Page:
The questions in this and
the following Appendixes are as important as the answers. They presuppose a concern with
the Capitalist Mode of Being. This Survey focuses on Canada, but it could have
focused on any country -- the United States, England, France, Spain, Italy, etc. Canada
has been chosen for several reasons:
- It is the world's
"best" place to live (at least according to the U.N.1)
- It is a Capitalist country
with a social safety net.
- It is a liberal democracy.
- It is blessed with
unsurpassed, fabulous natural riches.
- It is blessed with an
entrepreneurial spirit and a rich diversity of cultures.
- Its firms have access to the
largest and richest market in the world -- the U.S.A.
Despite all these
"advantages," Canada came within a fraction of a percent from breaking up?
Apparently, many Québécois want to separate from Canada -- culturally, politically, and
The Appendixes seek to
probe, question, and challenge the Rule of Capitalism in "democracies." The
Heideggerian way of looking, seeking, understanding, investigating, and analyzing,2-3 is used. What
is implied in the Appendixes is that the economic being of
the citizen in a place X can be threatened by the Capitalist Mode of Being in
place X. The conceptual understanding of the essential character of economic
developments in a place like Canada helps unconceal the true essence of Capitalism -- in
Canada and elsewhere. What has been forgotten4 by politicians and economists is
that questions about the economy are not just questions about government finances, big business profits, or universal big banks,
but, much more importantly, questions about the citizen's economic being -- the citizen's existence, the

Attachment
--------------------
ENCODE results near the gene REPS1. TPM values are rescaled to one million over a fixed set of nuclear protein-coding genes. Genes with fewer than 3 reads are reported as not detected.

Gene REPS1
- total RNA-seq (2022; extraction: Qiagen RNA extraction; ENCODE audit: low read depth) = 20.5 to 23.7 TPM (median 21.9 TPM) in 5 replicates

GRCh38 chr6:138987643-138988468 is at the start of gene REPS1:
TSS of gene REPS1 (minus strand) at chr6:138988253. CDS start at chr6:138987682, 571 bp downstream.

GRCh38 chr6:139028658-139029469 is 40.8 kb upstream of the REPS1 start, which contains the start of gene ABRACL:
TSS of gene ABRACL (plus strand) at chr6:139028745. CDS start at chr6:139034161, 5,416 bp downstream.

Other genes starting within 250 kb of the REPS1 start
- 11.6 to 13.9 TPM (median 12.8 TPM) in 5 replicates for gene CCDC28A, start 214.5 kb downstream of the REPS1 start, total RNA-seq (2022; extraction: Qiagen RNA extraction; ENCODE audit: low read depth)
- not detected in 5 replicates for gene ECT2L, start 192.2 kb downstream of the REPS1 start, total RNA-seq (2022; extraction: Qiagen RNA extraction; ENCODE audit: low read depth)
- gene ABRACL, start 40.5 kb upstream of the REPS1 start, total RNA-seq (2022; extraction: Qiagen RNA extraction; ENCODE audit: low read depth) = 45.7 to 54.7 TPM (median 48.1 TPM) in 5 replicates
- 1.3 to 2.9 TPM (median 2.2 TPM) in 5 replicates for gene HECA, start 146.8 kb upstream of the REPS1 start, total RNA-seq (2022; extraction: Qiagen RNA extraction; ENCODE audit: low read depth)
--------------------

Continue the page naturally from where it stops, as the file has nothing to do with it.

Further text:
citizen's freedom, the citizen's options, the citizen's life. Today, Canadians
and Americans are more indentured than ever. What is important, what is asked about,5 is not what politicians,
economists, or bankers think, but what the citizen's economic being is.
See UN Human Development Report 1996; ranking based on the UN Human Development
This method of inquiry follows Heidegger's concerning the question of Being; see
Martin Heidegger, Being and Time, translated by John Macquarrie and Edward
Robinson, 1962, at 24-28 (The Formal Structure of the Question of Being), especially 24
("Every inquiry is a seeking. Every seeking gets guided beforehand by what is
sought. . .'").
3 For a philosophical
insight into the Heideggerian way of questioning ("the concept of 'question'" as
"reference to a self"), see Paul Ricoeur, The Conflict of Interpretations,
edited by Don Ihde, 1969 and 1974, at 223-235 (Heidegger and the Question of the Subject;
originally published in English under the title "The Critique of Subjectivity and
Cogito in the Philosophy of Heidegger," in Heidegger and the Quest for Truth,
edited by Manfred S. Frings, 1968, Quadrangle Books, Chicago).
4 Ibid., at
225 ("[f]orgottenness"; "[w]hat is important in the question is that it is
ruled by the questioned -- by the thing about which the question is asked.").
expression; see Martin Heidegger, Being and Time, 1962, at 25.